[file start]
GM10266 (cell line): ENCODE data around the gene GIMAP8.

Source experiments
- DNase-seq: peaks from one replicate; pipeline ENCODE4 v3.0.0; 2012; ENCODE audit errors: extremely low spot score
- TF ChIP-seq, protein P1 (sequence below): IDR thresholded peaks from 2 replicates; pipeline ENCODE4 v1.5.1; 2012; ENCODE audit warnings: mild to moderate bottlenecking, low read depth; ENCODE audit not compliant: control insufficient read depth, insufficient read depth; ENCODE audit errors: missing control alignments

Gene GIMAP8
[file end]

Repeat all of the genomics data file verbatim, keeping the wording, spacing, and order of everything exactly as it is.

GM10266 (cell line): ENCODE data around the gene GIMAP8.

Source experiments
- DNase-seq: peaks from one replicate; pipeline ENCODE4 v3.0.0; 2012; ENCODE audit errors: extremely low spot score
- TF ChIP-seq, protein P1 (sequence below): IDR thresholded peaks from 2 replicates; pipeline ENCODE4 v1.5.1; 2012; ENCODE audit warnings: mild to moderate bottlenecking, low read depth; ENCODE audit not compliant: control insufficient read depth, insufficient read depth; ENCODE audit errors: missing control alignments

Gene GIMAP8